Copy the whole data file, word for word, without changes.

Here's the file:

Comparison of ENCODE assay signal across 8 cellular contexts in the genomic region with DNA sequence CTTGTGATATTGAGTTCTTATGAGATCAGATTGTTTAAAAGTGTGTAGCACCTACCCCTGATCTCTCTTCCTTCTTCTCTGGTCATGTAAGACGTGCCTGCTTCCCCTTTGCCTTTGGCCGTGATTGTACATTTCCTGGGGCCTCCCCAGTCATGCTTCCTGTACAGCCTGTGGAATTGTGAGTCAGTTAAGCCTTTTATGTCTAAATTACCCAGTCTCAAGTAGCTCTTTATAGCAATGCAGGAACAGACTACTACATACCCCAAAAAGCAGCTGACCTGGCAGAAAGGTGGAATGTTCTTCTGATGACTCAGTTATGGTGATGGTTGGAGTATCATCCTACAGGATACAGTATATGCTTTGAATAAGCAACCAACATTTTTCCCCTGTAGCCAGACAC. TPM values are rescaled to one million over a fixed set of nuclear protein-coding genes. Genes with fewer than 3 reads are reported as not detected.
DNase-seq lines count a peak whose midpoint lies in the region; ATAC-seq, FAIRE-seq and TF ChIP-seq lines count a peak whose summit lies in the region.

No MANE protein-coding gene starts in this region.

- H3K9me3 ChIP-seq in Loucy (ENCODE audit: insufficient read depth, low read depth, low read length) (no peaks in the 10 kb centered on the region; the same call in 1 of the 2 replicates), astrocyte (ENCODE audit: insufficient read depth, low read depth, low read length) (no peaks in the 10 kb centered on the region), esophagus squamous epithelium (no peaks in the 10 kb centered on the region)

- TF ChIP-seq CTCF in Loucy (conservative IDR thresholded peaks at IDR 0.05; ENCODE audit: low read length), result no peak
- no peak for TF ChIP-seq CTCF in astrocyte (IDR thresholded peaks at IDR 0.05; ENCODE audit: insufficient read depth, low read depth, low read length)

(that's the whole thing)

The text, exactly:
Comparison of ENCODE assay signal across 8 cellular contexts in the genomic region with DNA sequence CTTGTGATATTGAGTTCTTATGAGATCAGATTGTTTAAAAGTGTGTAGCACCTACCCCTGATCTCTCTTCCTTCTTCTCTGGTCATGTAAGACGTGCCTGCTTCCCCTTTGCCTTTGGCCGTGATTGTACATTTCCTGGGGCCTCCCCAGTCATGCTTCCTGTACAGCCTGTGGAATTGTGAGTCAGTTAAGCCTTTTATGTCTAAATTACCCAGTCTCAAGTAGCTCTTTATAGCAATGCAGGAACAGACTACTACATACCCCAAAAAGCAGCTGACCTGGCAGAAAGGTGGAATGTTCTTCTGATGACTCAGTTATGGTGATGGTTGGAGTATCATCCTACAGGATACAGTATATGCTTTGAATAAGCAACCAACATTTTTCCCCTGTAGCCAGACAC. TPM values are rescaled to one million over a fixed set of nuclear protein-coding genes. Genes with fewer than 3 reads are reported as not detected.
DNase-seq lines count a peak whose midpoint lies in the region; ATAC-seq, FAIRE-seq and TF ChIP-seq lines count a peak whose summit lies in the region.

No MANE protein-coding gene starts in this region.

- H3K9me3 ChIP-seq in Loucy (ENCODE audit: insufficient read depth, low read depth, low read length) (no peaks in the 10 kb centered on the region; the same call in 1 of the 2 replicates), astrocyte (ENCODE audit: insufficient read depth, low read depth, low read length) (no peaks in the 10 kb centered on the region), esophagus squamous epithelium (no peaks in the 10 kb centered on the region)

- TF ChIP-seq CTCF in Loucy (conservative IDR thresholded peaks at IDR 0.05; ENCODE audit: low read length), result no peak
- no peak for TF ChIP-seq CTCF in astrocyte (IDR thresholded peaks at IDR 0.05; ENCODE audit: insufficient read depth, low read depth, low read length)